MAKING THE BUSINESS CASE
Those who are on board with QbD as a way to achieve reduced process variability may need help getting management to buy into
this idea in their companies by putting together a convincing business case. New initiatives and related technology at pharmaceutical
companies usually are evaluated by decision makers and their influencers, based on how well they do the following:
- apply to existing priorities
- leverage existing investments
- have a clear project definition and scope
- offer near-term return to the bottom-line
- make a significant impact on corporate goals.5
Relating a QbD initiative to these criteria can help highlight the business benefits and gain management buy-in. As we have
seen, significant business and quality compliance benefits can be achieved through QbD when process development and manufacturing
teams collaborate. But to achieve these benefits, the right enabling technologies are also required.
1. Application to existing priorities
It is advantageous to align QbD with existing corporate priorities. Initiatives can be tied to two overarching themes that
are likely to be high up on companies' priority lists because they are essential for staying in business, given the regulatory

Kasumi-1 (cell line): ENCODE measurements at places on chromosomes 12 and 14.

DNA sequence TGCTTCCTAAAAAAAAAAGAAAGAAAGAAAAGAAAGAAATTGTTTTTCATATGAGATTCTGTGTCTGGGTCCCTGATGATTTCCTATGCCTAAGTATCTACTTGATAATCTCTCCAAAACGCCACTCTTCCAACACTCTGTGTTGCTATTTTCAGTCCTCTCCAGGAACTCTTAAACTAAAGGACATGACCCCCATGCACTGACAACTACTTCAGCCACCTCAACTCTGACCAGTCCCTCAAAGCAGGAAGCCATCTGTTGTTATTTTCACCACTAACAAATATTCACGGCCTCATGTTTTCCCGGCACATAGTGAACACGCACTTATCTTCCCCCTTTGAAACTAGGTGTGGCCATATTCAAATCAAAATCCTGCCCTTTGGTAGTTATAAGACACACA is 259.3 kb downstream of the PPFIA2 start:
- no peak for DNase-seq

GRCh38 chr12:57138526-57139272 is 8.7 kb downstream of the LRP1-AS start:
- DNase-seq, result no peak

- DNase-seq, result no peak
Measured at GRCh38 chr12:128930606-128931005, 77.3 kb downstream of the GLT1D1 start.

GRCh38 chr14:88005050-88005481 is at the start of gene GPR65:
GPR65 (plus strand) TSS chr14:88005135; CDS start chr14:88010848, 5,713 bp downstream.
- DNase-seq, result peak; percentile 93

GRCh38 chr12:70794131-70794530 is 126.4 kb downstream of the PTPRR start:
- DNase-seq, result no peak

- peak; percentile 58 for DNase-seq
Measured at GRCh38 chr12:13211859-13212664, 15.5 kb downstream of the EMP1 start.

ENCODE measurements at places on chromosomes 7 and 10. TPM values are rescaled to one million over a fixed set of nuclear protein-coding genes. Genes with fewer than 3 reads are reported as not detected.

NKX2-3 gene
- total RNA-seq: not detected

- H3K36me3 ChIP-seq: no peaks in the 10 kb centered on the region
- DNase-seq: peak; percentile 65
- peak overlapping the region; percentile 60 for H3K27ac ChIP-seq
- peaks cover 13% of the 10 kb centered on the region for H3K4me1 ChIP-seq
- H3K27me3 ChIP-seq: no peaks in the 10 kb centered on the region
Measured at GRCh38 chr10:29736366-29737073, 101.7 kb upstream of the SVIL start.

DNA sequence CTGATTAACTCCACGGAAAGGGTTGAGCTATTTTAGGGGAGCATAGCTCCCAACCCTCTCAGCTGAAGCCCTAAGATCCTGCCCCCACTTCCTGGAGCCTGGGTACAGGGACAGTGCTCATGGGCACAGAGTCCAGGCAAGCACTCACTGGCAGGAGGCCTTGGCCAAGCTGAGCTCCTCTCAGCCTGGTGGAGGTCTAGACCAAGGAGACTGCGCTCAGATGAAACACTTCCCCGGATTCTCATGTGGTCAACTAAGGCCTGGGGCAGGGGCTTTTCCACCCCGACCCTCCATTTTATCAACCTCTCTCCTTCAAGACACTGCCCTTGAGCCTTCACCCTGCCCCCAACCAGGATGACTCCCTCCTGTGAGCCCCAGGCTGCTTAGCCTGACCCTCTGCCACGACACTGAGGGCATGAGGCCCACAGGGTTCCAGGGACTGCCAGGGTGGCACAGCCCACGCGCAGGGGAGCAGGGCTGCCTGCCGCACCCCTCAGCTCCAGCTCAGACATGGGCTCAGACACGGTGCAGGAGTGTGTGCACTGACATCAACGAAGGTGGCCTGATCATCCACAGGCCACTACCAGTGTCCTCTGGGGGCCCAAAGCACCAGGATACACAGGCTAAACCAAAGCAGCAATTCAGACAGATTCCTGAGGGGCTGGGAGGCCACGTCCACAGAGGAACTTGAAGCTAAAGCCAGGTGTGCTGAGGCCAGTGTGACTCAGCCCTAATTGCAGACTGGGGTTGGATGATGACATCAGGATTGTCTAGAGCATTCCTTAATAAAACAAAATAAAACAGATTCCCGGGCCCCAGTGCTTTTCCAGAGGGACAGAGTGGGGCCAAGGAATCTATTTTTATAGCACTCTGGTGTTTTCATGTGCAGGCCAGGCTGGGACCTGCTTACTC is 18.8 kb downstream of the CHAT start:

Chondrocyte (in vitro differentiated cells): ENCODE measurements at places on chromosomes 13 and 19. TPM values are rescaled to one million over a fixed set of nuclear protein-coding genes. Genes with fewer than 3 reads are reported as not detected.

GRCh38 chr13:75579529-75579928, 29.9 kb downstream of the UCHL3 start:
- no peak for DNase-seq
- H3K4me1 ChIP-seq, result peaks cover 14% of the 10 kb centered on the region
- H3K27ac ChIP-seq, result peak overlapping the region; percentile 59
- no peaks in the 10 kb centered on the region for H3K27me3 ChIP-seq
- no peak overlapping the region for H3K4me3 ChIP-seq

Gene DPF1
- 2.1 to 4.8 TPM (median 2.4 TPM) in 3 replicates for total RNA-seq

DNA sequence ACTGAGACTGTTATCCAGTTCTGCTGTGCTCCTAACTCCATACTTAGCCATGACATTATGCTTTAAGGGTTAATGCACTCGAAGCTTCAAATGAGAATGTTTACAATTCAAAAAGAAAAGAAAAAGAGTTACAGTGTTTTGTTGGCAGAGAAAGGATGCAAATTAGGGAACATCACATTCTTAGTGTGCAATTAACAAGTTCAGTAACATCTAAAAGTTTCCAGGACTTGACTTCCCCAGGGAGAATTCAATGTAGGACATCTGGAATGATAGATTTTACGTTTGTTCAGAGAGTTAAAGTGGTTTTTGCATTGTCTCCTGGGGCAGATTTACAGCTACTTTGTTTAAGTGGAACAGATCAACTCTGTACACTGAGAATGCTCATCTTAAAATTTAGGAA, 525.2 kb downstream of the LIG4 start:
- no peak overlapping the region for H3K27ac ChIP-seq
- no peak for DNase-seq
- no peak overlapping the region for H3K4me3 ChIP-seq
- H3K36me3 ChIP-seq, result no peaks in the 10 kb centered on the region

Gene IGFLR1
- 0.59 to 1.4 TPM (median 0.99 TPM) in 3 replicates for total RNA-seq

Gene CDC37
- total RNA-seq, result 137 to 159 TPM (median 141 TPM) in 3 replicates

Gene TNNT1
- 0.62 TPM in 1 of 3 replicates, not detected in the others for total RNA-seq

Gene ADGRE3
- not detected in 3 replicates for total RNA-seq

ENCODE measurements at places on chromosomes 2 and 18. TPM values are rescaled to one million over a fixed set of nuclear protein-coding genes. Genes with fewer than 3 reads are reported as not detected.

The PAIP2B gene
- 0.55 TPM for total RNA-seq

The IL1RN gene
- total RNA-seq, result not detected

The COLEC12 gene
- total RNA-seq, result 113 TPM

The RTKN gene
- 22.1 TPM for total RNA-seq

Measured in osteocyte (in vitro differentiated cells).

and competitive pressures that exist today: 1) operating in the public's best interest through regulatory compliance and 2)
remaining competitive for the long-term in the marketplace.
If there is not a clear common thread between QbD and existing corporate priorities, perhaps it is more prudent to first make
a case for adjusting corporate priorities to take the current regulatory environment and the company's long-term competitiveness
more fully into account.
2. Leveraging existing investments
Particularly in terms of information technology (IT) investments, it is important to demonstrate how process development and
manufacturing teams can easily access and get added value out of data in existing systems, such as laboratory information
management systems (LIMS), paper records, enterprise resource planning (ERP), manufacturing execution systems (MES), and in
some cases, electronic batch record (EBR) systems. This is an important factor to IT decision makers, as well as CFOs, who
may be evaluating the merits of QbD initiatives.
A strong argument to use is reversing the Pareto Principal, also known as the 80/20 rule. This rule was popularized by the
late Juran, who observed that 80% of effects come from 20% of causes. Juran named this principle after Italian economist Vilfredo
Pareto, who observed that 80% of income in Italy went to 20% of the population. In the pharmaceutical industry, if 80% of
time is typically spent trying to access the necessary data and only 20% of time is spent analyzing data to understand and
control the cause of process variability, there is a clear business reason for reversing those percentages. Easy, on-demand
access to all types of data provided in appropriate context for users' needs is the best way to reverse the 80/20 rule.